Who is paying the bill for the rapid expansion of the prison industry?We're spending nearly $40 billion [annually] to lock people up nationally. At the state level, it's really encroached on funds for higher education because the dollars have to come from someplace. We have very little political discussion about this kind of a trade-off. When parents get a tuition bill for their kids' college education, I always think they should get a little note that says tuition went up $200 last year because we decided to build two new prisons. Then we can all decide whether we think that's a good use of our money or not.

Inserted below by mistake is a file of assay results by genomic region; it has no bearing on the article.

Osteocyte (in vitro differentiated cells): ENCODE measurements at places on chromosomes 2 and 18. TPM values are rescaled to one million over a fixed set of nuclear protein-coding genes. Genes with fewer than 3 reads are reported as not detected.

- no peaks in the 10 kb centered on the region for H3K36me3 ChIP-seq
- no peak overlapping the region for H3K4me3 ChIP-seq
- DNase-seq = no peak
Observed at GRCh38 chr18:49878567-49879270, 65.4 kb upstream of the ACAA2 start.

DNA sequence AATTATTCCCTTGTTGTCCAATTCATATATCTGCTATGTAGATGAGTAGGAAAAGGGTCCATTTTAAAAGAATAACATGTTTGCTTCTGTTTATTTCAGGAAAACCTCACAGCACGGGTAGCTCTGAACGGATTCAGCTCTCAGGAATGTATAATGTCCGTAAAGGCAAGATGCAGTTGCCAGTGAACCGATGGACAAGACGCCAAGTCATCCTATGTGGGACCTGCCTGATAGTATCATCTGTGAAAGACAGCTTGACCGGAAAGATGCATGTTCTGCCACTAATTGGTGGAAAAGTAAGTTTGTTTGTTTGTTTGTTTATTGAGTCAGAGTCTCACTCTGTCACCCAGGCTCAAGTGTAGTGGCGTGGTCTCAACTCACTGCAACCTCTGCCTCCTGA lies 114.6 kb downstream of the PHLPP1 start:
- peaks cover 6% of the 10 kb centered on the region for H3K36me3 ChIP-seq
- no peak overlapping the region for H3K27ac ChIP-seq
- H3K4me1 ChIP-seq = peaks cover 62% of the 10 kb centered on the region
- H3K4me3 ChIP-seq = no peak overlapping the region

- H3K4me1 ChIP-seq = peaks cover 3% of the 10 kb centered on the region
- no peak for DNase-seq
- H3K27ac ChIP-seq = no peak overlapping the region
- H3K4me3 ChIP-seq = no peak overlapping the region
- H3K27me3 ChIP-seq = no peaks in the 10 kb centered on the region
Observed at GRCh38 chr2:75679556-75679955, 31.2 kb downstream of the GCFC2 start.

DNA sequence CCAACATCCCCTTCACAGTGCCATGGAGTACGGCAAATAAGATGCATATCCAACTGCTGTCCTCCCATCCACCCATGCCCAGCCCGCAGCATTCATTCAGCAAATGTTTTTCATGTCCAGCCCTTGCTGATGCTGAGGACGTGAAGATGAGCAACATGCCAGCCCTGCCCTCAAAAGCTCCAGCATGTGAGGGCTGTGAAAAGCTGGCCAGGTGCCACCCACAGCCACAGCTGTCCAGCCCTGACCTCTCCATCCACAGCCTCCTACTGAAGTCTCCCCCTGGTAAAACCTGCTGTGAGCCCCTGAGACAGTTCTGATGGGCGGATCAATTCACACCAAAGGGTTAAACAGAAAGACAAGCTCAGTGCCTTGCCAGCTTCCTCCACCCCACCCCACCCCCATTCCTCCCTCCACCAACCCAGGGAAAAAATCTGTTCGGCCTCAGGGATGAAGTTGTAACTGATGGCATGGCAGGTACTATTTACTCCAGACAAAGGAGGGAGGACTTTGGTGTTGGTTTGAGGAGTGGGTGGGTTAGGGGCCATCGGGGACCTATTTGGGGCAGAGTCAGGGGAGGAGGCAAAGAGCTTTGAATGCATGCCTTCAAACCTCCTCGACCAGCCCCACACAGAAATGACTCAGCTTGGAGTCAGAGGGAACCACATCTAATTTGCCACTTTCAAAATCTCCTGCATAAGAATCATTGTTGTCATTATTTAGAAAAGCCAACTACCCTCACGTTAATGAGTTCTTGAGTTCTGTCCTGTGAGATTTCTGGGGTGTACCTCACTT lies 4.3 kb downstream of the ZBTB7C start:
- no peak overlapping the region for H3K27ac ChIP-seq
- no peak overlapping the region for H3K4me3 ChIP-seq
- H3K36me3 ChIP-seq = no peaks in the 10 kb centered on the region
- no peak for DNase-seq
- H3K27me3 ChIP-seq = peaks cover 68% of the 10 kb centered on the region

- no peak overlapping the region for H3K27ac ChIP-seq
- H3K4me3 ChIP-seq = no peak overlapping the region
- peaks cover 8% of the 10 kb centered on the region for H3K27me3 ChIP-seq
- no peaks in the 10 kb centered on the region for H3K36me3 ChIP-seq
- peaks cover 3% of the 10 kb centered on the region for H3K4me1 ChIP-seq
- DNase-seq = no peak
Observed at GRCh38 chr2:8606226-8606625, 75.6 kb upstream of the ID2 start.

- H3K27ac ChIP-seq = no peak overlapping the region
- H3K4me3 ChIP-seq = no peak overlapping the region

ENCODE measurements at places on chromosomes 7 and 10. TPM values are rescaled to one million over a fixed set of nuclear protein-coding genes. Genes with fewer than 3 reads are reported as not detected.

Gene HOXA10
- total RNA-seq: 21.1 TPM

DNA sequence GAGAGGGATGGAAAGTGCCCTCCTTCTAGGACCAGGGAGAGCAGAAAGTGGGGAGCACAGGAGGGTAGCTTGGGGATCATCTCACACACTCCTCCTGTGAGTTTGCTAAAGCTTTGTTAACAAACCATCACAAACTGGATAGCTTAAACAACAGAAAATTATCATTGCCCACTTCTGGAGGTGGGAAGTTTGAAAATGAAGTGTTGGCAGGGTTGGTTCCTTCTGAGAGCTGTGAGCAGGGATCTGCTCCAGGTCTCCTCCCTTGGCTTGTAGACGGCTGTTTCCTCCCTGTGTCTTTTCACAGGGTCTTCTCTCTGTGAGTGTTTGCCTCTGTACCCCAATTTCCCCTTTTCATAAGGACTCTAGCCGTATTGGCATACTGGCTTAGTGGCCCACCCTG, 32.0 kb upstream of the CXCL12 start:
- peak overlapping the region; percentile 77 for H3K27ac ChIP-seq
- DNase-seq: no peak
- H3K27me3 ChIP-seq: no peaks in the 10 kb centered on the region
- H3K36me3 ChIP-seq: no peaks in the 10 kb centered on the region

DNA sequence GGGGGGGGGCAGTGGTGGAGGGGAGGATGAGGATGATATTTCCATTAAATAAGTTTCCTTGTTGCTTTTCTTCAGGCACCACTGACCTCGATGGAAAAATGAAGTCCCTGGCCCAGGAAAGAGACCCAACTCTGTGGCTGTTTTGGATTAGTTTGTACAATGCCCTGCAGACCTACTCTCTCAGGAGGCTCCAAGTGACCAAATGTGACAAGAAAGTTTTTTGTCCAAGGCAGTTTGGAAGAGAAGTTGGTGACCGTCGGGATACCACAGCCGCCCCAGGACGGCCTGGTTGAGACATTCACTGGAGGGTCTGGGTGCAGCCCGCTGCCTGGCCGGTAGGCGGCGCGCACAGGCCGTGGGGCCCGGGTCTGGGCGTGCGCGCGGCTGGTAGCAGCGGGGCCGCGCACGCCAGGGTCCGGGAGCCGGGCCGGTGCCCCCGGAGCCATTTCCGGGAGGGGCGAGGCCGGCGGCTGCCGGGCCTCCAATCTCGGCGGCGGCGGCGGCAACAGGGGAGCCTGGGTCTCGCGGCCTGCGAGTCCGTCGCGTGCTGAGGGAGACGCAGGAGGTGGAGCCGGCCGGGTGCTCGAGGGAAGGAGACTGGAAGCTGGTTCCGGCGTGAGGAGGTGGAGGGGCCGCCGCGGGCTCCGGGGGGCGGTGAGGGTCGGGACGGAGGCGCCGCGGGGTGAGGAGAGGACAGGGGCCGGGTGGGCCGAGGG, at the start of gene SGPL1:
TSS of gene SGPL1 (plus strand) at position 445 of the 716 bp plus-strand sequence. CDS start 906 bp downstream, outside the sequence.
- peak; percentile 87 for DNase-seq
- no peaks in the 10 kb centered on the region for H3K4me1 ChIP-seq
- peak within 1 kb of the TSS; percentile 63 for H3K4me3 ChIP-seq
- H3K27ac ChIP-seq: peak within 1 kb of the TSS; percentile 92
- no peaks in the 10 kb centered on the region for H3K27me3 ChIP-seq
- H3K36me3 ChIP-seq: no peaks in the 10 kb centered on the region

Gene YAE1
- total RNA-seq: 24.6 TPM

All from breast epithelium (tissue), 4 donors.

Do you see any end to the prison boom?The scale of the race to incarcerate is so dramatic that it's beginning to impinge on other constituencies and issues. More leaders in higher education are concerned about the effect of mass incarceration on their budget. Some business leaders recognize that putting all your resources into an expanding prison system is not good for the development of communities and a stable workforce. Civil rights groups are increasingly concerned about the loss of voting rights. It's not just an issue of prison reform. The implications are becoming more clear to a broad range of society.
photograph from the cover of Race To Incarcerate, the Sentencing Project." used with permission.
Marc Mauer will be speaking at "The Causes and Consequences of Mass Imprisonment in the U.S.A.," an all-day conference on February 26 at the New York University School of Law. Admission is free. To register, call 212-998-8536.